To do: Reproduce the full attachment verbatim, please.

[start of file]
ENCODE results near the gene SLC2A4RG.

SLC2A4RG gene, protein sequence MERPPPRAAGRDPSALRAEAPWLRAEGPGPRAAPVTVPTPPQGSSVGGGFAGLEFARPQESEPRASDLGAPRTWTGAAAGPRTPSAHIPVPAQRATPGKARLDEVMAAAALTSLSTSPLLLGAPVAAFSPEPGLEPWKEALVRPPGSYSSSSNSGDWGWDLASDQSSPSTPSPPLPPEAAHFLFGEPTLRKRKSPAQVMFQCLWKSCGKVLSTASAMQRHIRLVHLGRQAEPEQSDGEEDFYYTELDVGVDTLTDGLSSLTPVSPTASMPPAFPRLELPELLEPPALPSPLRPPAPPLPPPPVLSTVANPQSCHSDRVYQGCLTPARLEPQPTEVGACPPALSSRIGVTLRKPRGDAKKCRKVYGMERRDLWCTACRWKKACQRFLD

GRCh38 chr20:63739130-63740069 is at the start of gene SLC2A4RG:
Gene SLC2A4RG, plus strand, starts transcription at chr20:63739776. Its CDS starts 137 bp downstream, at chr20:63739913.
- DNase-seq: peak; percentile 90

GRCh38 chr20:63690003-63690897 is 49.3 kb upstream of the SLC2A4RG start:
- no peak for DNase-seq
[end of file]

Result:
ENCODE results near the gene SLC2A4RG.

SLC2A4RG gene, protein sequence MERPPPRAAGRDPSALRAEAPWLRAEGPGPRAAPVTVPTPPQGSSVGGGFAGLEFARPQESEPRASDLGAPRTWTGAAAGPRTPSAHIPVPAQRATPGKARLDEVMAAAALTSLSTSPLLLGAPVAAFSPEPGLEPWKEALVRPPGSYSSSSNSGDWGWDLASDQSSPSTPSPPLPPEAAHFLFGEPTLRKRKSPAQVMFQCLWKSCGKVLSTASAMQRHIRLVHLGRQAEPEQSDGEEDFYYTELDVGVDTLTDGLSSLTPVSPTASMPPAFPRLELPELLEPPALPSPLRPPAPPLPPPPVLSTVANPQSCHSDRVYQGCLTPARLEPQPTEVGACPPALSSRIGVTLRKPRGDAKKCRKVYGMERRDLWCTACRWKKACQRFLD

GRCh38 chr20:63739130-63740069 is at the start of gene SLC2A4RG:
Gene SLC2A4RG, plus strand, starts transcription at chr20:63739776. Its CDS starts 137 bp downstream, at chr20:63739913.
- DNase-seq: peak; percentile 90

GRCh38 chr20:63690003-63690897 is 49.3 kb upstream of the SLC2A4RG start:
- no peak for DNase-seq